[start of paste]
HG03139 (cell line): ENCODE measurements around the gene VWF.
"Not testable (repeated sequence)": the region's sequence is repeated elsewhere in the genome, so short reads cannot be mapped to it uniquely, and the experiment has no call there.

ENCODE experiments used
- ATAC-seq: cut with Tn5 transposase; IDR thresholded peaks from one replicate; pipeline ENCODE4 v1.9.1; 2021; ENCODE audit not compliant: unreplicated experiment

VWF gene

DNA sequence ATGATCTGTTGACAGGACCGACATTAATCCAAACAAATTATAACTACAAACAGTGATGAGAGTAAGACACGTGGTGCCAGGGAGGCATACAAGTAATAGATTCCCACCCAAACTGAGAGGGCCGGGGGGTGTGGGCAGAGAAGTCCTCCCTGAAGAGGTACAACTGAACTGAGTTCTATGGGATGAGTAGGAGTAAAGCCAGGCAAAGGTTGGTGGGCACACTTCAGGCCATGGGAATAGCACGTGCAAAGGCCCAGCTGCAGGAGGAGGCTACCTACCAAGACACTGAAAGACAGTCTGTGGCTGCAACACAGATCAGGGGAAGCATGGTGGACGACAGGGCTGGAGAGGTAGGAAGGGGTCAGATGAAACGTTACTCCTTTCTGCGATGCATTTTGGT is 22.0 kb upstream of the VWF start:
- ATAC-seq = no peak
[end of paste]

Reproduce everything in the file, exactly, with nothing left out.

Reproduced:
HG03139 (cell line): ENCODE measurements around the gene VWF.
"Not testable (repeated sequence)": the region's sequence is repeated elsewhere in the genome, so short reads cannot be mapped to it uniquely, and the experiment has no call there.

ENCODE experiments used
- ATAC-seq: cut with Tn5 transposase; IDR thresholded peaks from one replicate; pipeline ENCODE4 v1.9.1; 2021; ENCODE audit not compliant: unreplicated experiment

VWF gene

DNA sequence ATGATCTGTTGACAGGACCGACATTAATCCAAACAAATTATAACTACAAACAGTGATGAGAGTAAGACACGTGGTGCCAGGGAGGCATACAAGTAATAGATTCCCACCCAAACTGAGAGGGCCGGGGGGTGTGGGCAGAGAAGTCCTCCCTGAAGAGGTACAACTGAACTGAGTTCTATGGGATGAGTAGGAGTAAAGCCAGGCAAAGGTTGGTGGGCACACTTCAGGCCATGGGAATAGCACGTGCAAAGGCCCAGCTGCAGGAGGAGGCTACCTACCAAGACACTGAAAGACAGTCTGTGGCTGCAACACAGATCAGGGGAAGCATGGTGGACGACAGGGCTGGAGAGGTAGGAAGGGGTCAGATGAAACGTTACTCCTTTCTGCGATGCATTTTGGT is 22.0 kb upstream of the VWF start:
- ATAC-seq = no peak